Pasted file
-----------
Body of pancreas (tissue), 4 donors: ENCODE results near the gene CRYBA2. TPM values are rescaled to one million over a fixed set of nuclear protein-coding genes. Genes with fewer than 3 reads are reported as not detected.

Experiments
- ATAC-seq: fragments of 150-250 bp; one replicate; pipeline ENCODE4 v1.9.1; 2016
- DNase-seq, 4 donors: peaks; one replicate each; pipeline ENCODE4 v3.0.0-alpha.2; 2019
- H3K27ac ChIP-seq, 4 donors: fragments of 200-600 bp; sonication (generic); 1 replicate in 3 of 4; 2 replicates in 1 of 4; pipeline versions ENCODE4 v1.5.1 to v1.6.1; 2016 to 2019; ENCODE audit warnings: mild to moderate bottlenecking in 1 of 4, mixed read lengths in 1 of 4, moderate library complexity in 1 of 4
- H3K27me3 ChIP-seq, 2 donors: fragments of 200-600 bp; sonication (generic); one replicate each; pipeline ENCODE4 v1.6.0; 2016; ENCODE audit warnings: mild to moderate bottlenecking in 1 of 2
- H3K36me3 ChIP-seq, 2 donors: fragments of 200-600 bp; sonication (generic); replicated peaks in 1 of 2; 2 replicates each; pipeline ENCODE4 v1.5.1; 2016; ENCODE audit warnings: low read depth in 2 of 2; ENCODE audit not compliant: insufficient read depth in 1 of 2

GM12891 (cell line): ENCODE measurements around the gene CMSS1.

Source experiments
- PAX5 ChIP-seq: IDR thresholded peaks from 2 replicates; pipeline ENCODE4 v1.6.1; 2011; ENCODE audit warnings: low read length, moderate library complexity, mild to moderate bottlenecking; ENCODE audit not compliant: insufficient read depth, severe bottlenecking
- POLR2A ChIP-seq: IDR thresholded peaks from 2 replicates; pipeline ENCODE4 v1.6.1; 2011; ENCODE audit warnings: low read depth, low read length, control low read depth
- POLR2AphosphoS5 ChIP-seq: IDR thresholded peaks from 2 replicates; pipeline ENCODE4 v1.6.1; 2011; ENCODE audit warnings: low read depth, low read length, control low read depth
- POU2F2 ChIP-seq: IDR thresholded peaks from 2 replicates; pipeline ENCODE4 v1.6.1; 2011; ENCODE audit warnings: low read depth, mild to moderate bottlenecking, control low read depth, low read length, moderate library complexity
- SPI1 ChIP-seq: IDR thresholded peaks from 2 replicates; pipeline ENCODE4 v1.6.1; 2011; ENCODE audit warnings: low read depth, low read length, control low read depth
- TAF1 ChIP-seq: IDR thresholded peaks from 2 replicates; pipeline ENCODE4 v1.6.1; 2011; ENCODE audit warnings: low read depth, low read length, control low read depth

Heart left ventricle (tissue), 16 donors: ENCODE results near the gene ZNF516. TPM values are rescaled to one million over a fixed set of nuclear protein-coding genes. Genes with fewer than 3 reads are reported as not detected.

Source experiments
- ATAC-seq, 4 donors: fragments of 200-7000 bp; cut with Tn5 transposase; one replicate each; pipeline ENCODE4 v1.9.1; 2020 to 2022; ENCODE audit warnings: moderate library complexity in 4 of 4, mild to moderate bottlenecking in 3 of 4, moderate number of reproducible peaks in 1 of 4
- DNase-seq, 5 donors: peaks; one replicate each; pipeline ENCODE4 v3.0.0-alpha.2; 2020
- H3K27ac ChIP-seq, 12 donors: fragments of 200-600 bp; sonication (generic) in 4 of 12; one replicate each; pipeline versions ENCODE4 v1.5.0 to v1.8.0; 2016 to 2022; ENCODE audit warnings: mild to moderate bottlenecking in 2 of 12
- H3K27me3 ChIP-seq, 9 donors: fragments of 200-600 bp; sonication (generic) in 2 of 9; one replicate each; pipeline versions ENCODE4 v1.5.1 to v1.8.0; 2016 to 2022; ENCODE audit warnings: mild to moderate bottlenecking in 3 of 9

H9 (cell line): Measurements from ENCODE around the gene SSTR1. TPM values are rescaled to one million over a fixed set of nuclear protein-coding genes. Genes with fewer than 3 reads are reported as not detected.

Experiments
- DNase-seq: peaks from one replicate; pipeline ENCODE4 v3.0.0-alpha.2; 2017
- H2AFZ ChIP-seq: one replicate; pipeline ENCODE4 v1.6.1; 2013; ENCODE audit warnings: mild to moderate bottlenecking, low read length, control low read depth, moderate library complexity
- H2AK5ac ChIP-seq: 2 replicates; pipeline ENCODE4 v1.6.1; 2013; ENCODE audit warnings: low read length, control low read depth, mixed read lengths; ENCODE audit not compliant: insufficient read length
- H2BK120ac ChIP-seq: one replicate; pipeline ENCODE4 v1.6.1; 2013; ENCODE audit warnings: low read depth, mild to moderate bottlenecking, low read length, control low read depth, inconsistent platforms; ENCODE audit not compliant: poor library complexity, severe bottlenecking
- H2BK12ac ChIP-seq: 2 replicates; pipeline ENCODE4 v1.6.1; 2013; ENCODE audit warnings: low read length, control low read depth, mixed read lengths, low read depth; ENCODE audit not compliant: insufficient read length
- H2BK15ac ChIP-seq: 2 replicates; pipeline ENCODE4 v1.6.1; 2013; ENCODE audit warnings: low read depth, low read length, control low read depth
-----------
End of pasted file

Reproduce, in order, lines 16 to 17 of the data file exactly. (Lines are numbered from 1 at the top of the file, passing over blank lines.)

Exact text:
Heart left ventricle (tissue), 16 donors: ENCODE results near the gene ZNF516. TPM values are rescaled to one million over a fixed set of nuclear protein-coding genes. Genes with fewer than 3 reads are reported as not detected.

Source experiments